Beau Weston’s invaluable history of Centre suggests that John C. Young was the most influential Centre president of the 19th century, and Tom Spragens of the 20th. Both their lengths of service and the profound structural, financial, academic and reputational gains that they achieved make that an eminently sound conclusion.
It also strikes me that much the same can be said of the long and highly successful presidency and generative leadership of John Roush, for the first two decades of the 21st century. John and his team and the faculty and board have set an extremely high mark of accomplishment for presidents who follow. In the last 22 years, he has systematically rebuilt and or renovated the campus with sparkling results. The resources in endowment have nearly quadrupled, enrollment has increased by 40 percent, and academic programs and the faculty have flourished and gown substantially. The latest metrics on student quality, achievement, retention and selectivity are off the charts compared with the past.
I will say briefly again, what I have communicated previously about the advice that I offered to Pierce Lively, David Grissom and others when John was under consideration at Centre. I said that if you hire John, he will prove to be one of the most beloved and effective presidents in the history of the College. He will come with Suzie who will also serve the College and the community in exemplary and endearing ways. As a Calvinist, I do not want to be too proud, but I got it right. More importantly, as an honorary Centre alumnus, I believe that I can suggest that the whole Centre family is forever grateful for the stunning service, mammoth achievements and transformational leadership of John and Suzie Roush.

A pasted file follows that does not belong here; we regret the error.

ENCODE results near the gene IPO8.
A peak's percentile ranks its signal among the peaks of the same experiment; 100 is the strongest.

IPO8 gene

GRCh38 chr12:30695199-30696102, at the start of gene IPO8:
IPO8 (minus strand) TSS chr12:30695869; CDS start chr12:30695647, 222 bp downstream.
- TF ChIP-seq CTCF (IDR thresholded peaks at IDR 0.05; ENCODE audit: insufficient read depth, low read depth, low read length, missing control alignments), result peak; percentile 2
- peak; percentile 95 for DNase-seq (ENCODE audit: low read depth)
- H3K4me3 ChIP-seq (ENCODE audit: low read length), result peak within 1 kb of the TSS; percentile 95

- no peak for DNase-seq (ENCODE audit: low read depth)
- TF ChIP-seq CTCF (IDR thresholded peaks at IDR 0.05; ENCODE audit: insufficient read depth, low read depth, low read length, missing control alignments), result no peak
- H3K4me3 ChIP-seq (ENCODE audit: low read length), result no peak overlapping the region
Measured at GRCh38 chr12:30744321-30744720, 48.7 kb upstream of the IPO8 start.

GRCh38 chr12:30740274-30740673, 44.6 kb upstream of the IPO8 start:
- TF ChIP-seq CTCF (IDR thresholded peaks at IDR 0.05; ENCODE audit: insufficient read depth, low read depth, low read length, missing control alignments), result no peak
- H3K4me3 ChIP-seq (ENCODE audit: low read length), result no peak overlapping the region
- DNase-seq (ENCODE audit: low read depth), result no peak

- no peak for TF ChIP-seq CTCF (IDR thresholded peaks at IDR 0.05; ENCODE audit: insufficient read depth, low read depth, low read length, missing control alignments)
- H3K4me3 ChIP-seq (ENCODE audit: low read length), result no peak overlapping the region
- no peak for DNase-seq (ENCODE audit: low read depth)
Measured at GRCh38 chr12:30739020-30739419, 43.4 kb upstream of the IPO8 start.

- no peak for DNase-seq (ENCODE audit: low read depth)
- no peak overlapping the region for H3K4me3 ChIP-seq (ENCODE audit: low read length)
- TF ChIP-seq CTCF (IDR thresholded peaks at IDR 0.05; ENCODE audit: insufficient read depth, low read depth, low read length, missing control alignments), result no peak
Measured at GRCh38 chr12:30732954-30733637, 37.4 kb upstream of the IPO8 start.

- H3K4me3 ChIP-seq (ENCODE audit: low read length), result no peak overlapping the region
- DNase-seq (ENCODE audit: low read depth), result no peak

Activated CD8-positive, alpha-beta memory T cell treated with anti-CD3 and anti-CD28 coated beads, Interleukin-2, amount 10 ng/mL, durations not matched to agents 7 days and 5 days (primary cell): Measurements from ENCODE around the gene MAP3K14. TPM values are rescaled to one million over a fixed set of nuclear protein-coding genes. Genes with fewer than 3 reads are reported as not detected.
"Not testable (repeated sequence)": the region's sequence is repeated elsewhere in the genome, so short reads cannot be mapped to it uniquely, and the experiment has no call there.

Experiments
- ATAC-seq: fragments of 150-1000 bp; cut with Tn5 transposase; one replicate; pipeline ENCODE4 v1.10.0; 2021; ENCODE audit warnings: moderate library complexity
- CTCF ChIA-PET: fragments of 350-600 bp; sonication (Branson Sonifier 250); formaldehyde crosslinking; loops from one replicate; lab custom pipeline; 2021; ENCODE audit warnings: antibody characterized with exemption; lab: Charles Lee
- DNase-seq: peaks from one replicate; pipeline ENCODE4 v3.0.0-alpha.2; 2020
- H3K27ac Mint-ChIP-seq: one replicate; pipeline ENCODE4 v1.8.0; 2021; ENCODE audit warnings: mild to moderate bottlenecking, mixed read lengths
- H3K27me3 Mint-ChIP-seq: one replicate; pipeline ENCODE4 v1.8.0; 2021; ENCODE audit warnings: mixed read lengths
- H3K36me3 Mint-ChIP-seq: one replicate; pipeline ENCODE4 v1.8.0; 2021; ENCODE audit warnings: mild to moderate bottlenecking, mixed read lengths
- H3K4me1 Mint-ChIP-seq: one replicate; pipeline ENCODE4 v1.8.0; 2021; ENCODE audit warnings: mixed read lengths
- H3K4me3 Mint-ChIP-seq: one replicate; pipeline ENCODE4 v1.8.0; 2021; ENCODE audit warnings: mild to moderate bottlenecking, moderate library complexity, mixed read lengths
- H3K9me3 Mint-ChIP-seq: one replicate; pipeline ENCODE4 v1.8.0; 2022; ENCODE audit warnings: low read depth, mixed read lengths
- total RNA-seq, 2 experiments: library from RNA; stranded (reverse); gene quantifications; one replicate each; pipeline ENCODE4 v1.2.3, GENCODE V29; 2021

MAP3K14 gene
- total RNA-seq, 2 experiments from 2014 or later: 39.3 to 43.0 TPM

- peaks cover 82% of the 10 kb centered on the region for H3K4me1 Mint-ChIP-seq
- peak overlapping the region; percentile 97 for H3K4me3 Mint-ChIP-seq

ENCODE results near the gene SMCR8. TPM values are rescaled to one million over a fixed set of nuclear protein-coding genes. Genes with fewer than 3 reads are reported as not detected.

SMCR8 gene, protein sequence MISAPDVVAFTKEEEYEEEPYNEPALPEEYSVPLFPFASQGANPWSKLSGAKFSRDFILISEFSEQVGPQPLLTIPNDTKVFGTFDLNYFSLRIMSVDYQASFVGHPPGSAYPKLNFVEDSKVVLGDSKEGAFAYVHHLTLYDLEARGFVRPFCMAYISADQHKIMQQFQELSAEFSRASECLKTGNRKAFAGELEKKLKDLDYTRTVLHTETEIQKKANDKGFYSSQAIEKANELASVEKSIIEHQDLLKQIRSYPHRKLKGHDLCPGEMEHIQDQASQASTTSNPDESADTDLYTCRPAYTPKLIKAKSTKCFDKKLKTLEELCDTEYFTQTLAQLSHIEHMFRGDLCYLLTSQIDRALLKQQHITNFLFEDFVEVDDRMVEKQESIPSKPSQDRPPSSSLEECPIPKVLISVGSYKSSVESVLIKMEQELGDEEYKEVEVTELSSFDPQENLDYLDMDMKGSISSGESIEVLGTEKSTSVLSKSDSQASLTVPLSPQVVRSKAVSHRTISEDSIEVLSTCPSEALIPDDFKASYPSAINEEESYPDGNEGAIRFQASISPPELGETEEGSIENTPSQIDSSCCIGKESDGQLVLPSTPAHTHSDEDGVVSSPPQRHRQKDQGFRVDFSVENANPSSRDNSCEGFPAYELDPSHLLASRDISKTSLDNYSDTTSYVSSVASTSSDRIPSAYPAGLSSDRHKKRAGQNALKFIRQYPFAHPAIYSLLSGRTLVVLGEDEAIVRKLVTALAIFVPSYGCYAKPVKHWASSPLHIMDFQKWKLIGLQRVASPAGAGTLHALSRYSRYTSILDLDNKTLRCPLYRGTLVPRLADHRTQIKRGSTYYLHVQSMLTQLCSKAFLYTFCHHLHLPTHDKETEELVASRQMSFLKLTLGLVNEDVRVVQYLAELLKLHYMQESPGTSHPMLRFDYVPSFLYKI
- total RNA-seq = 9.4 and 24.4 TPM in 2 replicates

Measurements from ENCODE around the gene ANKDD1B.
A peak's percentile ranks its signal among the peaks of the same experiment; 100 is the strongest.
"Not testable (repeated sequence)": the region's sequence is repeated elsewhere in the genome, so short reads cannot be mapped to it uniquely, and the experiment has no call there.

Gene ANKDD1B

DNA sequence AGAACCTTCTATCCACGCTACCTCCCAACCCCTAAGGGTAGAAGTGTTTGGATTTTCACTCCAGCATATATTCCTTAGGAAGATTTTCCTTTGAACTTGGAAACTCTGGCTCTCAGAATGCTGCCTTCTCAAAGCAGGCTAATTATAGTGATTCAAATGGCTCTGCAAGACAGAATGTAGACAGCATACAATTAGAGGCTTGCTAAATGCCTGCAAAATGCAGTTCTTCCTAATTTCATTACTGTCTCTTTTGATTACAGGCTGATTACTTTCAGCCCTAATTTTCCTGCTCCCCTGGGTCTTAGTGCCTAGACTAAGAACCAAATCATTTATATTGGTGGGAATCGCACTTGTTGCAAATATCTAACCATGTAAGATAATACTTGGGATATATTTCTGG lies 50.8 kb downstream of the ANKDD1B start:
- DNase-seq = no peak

Preparing Leaders: Engagement in Learning
For the last 25 years or more, American higher education has featured the importance of engaged learning in contributing decisively to student success in liberal education. Often called high-impact practices, the motif suggests that students learn more, retain more, and develop higher levels of motivation and intellectual development when learning is active rather than passive, participatory rather than observational. Engaged learning also contributes decisively to developing the insights and capabilities of leadership as an interactive social process.
The motif of active learning has been a defining characteristic for Centre during the modern period. It is a daily occurrence for students and faculty to interact in learning as it occurs in classrooms, offices, laboratories and studios and on stages and playing fields. This is ever more the case at Centre with the recent huge growth in opportunities for internships, research, service learning and multiple programs of study around the globe. The Norton Center continues to offer unique active learning opportunities in the arts. Centre faculty go the extra mile as a daily journey in engaged learning with their students.